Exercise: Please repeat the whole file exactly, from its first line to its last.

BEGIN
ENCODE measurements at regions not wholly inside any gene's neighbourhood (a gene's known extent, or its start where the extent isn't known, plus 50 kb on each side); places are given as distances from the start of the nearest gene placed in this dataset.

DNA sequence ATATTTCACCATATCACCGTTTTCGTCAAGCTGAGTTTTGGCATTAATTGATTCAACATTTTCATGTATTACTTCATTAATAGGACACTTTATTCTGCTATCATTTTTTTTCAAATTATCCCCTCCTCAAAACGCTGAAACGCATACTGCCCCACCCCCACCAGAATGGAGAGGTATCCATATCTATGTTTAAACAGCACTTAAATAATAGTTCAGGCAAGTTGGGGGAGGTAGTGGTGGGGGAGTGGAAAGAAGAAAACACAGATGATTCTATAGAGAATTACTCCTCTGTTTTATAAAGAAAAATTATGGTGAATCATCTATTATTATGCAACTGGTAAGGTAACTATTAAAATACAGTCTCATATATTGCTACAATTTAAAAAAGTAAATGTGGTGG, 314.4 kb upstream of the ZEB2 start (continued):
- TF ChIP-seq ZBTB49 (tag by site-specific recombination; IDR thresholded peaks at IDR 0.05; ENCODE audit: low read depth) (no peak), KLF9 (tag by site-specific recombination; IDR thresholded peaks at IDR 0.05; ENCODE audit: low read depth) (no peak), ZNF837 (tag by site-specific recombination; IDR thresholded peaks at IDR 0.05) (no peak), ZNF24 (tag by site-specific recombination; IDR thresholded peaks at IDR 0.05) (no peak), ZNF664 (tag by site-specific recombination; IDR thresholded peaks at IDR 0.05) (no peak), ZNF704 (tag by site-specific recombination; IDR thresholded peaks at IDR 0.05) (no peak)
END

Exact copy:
ENCODE measurements at regions not wholly inside any gene's neighbourhood (a gene's known extent, or its start where the extent isn't known, plus 50 kb on each side); places are given as distances from the start of the nearest gene placed in this dataset.

DNA sequence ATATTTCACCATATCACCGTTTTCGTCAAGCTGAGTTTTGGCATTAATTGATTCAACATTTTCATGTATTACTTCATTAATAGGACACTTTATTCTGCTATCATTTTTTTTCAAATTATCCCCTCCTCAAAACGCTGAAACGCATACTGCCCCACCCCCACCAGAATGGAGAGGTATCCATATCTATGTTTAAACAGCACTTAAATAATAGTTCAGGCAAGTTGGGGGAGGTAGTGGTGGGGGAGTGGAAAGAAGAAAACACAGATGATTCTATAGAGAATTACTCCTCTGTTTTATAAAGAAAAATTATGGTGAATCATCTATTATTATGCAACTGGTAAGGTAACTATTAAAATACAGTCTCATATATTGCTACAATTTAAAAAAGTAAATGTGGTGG, 314.4 kb upstream of the ZEB2 start (continued):
- TF ChIP-seq ZBTB49 (tag by site-specific recombination; IDR thresholded peaks at IDR 0.05; ENCODE audit: low read depth) (no peak), KLF9 (tag by site-specific recombination; IDR thresholded peaks at IDR 0.05; ENCODE audit: low read depth) (no peak), ZNF837 (tag by site-specific recombination; IDR thresholded peaks at IDR 0.05) (no peak), ZNF24 (tag by site-specific recombination; IDR thresholded peaks at IDR 0.05) (no peak), ZNF664 (tag by site-specific recombination; IDR thresholded peaks at IDR 0.05) (no peak), ZNF704 (tag by site-specific recombination; IDR thresholded peaks at IDR 0.05) (no peak)